Like college, but with Guy Ritchie movies instead of Quentin Tarantino

I arrived at Hanoi Backpackers Hostel  on Ma May Street on Sunday evening after coming back from three days at sea. I walked through the old quarter past the Elizabeth Hotel.  I carried everything I had with me through busy streets. I dodged motorbikes and others who tried to sell me fruit and t-shirts at tourist prices. The Elizabeth Hotel left me with memories I’d rather forget, but will chalk it up to experience. Did I mention this is my first time outside of the United States? Being born abroad so doesn’t count. The most foreign place I have been has been San Francisco’s Chinatown…although it is a type of preparation for being around other Asians. Lack of space, bargaining, and strange foods. The difference is the traffic lights and they obedience of traffic laws. I miss it.

I was glad to hear they had space in the dorms, because the older Backpackers Hostel only had private rooms at 40 bucks available. After my time at sea I was willing to spend money for a night away from the Elizabeth. I got a top bunk in one of the coolest rooms (cooler temp wise)  I stashed my stuff in the locker and had a beer. It’s a lively place. It is brightly painted housing young travelers from all over the world, but mainly the UK. A shower and a check in to my Facebook I fell into a deep sleep. I was slightly disappointed in the free breakfast of French bread and unrecognizable jams and instant coffee. I at least felt safe and didn’t hear voices in the night. K was quite sad at my lack of energy to check in, but I have been exhausted and a bit despondent. I have not enjoyed my time in Hanoi. I am totally out of my element, with no way to connect. The hostel has made a difference in my stay here.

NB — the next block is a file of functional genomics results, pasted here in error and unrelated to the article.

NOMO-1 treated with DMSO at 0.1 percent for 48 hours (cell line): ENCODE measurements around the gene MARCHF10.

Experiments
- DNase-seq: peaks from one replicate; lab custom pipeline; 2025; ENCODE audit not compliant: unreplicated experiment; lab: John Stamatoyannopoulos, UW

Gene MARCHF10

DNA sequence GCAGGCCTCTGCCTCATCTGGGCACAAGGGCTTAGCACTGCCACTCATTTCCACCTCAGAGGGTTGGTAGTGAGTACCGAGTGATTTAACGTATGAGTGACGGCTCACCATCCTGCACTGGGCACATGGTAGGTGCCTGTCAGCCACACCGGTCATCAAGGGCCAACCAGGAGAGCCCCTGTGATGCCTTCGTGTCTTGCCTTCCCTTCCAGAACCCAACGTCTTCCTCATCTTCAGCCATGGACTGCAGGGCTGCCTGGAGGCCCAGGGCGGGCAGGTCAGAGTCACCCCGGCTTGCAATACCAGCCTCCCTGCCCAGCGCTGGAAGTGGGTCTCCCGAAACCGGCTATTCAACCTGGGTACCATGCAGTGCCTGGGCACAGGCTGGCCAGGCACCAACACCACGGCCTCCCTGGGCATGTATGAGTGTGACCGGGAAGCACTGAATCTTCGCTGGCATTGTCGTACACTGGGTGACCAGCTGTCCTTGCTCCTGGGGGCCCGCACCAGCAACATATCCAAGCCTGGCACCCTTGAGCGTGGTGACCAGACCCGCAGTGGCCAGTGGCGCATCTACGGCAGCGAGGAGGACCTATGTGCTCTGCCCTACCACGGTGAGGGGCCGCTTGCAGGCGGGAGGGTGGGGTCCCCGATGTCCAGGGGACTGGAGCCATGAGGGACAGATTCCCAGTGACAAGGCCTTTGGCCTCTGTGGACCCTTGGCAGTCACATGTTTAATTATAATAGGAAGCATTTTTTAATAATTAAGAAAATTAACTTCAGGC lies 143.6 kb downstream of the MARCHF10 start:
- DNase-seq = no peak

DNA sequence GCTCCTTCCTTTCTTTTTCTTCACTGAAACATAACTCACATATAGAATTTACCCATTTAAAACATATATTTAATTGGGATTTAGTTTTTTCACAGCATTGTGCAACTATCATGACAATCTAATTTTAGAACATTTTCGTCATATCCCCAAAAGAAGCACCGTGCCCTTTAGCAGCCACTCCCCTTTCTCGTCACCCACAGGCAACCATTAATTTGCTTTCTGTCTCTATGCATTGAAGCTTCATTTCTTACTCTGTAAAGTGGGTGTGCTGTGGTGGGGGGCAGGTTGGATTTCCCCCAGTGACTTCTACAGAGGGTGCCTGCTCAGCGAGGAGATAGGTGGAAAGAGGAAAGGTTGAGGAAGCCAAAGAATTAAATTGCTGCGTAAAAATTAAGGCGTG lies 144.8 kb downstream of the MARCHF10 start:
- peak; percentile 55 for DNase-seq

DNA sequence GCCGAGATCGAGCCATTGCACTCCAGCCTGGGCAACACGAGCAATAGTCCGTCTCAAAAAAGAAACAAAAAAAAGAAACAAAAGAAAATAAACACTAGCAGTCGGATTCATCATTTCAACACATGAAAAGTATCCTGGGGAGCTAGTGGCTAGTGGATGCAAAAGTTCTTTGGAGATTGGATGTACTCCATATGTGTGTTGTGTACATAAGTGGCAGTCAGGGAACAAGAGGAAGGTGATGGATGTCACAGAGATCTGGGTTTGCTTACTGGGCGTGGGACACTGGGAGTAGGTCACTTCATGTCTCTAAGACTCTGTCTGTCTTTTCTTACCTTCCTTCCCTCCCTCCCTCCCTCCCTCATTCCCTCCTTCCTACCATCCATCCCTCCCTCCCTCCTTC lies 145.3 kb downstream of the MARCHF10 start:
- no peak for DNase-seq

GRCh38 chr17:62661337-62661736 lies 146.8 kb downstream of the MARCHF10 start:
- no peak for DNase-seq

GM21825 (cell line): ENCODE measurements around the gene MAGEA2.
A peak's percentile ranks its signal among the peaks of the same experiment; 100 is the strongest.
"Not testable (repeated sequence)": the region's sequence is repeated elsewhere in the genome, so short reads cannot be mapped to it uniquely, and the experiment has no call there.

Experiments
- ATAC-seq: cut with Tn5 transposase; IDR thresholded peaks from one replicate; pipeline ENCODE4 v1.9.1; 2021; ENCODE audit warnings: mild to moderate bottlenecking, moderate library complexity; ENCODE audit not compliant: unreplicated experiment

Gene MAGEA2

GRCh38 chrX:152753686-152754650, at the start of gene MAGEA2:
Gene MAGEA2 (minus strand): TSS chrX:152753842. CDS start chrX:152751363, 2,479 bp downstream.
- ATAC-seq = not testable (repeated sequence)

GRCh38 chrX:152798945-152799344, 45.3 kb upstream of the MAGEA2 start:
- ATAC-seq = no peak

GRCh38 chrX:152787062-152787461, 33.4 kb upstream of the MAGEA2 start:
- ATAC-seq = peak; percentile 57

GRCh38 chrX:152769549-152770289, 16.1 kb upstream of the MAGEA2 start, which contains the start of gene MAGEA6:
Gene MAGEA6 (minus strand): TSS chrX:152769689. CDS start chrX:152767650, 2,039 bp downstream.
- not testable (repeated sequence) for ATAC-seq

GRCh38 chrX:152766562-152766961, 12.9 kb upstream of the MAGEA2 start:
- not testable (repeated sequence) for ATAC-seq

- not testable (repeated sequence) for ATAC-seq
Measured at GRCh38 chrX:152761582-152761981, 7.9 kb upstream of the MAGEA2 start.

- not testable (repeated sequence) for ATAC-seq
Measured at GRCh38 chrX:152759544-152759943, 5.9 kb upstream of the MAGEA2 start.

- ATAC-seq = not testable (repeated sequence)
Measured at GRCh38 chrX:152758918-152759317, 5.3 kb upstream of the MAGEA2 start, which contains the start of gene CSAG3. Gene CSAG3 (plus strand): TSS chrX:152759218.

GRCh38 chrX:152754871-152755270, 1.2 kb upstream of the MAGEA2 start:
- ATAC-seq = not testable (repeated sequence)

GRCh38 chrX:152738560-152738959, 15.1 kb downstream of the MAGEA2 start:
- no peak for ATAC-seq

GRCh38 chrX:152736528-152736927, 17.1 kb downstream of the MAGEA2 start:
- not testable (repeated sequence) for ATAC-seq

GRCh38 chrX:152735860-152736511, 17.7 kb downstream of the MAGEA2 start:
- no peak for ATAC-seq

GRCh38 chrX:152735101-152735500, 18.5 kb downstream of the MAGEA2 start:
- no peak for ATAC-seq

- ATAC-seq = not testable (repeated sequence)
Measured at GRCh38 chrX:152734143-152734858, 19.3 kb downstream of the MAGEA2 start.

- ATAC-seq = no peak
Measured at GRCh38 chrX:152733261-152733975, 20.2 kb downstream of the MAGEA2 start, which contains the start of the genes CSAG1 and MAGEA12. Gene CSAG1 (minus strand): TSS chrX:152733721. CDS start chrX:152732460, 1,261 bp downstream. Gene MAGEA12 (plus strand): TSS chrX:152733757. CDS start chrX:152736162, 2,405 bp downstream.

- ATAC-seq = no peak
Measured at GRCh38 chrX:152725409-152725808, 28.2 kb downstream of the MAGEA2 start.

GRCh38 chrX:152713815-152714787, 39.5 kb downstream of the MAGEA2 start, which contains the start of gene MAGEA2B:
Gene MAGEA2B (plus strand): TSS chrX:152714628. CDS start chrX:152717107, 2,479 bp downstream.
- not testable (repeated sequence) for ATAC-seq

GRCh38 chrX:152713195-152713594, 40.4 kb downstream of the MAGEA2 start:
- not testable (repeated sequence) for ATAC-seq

It is reminiscent of my college days at UC Santa Barbara. There is a Matt in a Pakistani disguise along with a Matt in guise of an Aussie woman, a tanner version of Tomas, and a Ford on my walking tour. I would totally enjoy a version of Jamie, but there is definitely a Cheryl and Karina in the room across the hall. Everyone is friendly and actually interested in what your story might be. I just wish mine was more interesting than being held hostage in Hanoi awaiting a new passport. Breakfast was familiar with Beastie Boys playing in the background. I have been able to sit back a little and be out of my room instead of hibernating. Hosteling has been a good experience for me.

Food in Hanoi has been disappointing. Tony Bourdain went to two places in the Old Quarter. I don’t trust the chicken here, nor can I handle another rice bun or any other rice product. I’ve lost the muscle mass I gained before coming out here. I was expecting more meat. Every time my tour bus passed a cow I totally saw it in its different cuts…flank steak, tenderloin, ribs, ground chuck, even some shank in a nice osso bucco. They are grass fed by the way. The seafood has been terribly sad too. I did find a place that does great fried squid, but that’s about it. Well, there was a place to do BBQ beef, but that comes later in my stories 🙂

The second night in the hostel was kind of wild for me. Totally relieved in being in a new space around a lot of other people I walked into happy hour beers and met a guy from San Francisco, a couple from Minneapolis selling a motorbike for cheap (very tempting), a couple of red headed women from Ireland, and then Adil. Adil is a Pakistani born in Nigeria, educated in London and now lives in Pakistan with his young wife.He’s a buyer of gifts from around the world. He walked into the hotel and sat at my table. We hit it off immediately. We drank a few and then tried to see what was happening at the reggae bar down the road. It was empty and they weren’t even playing reggae. Making our way back toward the hostel I convinced Adil he needed some dinner, as I already had mine.